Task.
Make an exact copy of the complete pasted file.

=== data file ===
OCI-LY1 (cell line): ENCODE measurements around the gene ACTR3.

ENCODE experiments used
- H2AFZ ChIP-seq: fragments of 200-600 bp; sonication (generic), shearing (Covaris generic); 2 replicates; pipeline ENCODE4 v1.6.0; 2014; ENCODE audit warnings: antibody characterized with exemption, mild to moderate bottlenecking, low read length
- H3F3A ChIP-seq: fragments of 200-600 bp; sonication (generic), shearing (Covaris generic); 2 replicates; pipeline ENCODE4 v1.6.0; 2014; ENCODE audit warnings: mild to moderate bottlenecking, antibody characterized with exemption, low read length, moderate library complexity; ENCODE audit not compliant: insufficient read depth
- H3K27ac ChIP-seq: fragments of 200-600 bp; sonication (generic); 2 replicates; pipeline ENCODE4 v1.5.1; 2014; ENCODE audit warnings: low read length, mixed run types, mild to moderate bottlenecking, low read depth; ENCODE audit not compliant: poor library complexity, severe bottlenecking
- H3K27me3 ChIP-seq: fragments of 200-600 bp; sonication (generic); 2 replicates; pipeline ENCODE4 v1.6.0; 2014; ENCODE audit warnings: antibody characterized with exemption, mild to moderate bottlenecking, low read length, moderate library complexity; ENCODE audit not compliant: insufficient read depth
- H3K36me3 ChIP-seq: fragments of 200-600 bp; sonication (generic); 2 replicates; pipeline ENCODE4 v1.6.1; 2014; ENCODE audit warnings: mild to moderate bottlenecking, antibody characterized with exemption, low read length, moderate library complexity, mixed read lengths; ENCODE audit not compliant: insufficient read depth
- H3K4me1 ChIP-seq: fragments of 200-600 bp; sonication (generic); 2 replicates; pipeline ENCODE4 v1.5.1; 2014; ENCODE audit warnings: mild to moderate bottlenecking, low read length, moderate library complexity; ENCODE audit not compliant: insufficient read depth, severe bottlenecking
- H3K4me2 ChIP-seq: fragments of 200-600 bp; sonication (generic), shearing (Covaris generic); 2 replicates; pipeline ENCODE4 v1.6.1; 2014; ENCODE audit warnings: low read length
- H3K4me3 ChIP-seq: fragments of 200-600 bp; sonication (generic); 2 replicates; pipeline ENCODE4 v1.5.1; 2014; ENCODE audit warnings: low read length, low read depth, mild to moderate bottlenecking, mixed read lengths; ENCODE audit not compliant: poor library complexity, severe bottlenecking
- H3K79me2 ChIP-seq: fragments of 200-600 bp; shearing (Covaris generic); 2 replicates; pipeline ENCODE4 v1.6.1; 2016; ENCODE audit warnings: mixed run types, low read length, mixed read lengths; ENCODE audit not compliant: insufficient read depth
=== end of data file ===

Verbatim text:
OCI-LY1 (cell line): ENCODE measurements around the gene ACTR3.

ENCODE experiments used
- H2AFZ ChIP-seq: fragments of 200-600 bp; sonication (generic), shearing (Covaris generic); 2 replicates; pipeline ENCODE4 v1.6.0; 2014; ENCODE audit warnings: antibody characterized with exemption, mild to moderate bottlenecking, low read length
- H3F3A ChIP-seq: fragments of 200-600 bp; sonication (generic), shearing (Covaris generic); 2 replicates; pipeline ENCODE4 v1.6.0; 2014; ENCODE audit warnings: mild to moderate bottlenecking, antibody characterized with exemption, low read length, moderate library complexity; ENCODE audit not compliant: insufficient read depth
- H3K27ac ChIP-seq: fragments of 200-600 bp; sonication (generic); 2 replicates; pipeline ENCODE4 v1.5.1; 2014; ENCODE audit warnings: low read length, mixed run types, mild to moderate bottlenecking, low read depth; ENCODE audit not compliant: poor library complexity, severe bottlenecking
- H3K27me3 ChIP-seq: fragments of 200-600 bp; sonication (generic); 2 replicates; pipeline ENCODE4 v1.6.0; 2014; ENCODE audit warnings: antibody characterized with exemption, mild to moderate bottlenecking, low read length, moderate library complexity; ENCODE audit not compliant: insufficient read depth
- H3K36me3 ChIP-seq: fragments of 200-600 bp; sonication (generic); 2 replicates; pipeline ENCODE4 v1.6.1; 2014; ENCODE audit warnings: mild to moderate bottlenecking, antibody characterized with exemption, low read length, moderate library complexity, mixed read lengths; ENCODE audit not compliant: insufficient read depth
- H3K4me1 ChIP-seq: fragments of 200-600 bp; sonication (generic); 2 replicates; pipeline ENCODE4 v1.5.1; 2014; ENCODE audit warnings: mild to moderate bottlenecking, low read length, moderate library complexity; ENCODE audit not compliant: insufficient read depth, severe bottlenecking
- H3K4me2 ChIP-seq: fragments of 200-600 bp; sonication (generic), shearing (Covaris generic); 2 replicates; pipeline ENCODE4 v1.6.1; 2014; ENCODE audit warnings: low read length
- H3K4me3 ChIP-seq: fragments of 200-600 bp; sonication (generic); 2 replicates; pipeline ENCODE4 v1.5.1; 2014; ENCODE audit warnings: low read length, low read depth, mild to moderate bottlenecking, mixed read lengths; ENCODE audit not compliant: poor library complexity, severe bottlenecking
- H3K79me2 ChIP-seq: fragments of 200-600 bp; shearing (Covaris generic); 2 replicates; pipeline ENCODE4 v1.6.1; 2016; ENCODE audit warnings: mixed run types, low read length, mixed read lengths; ENCODE audit not compliant: insufficient read depth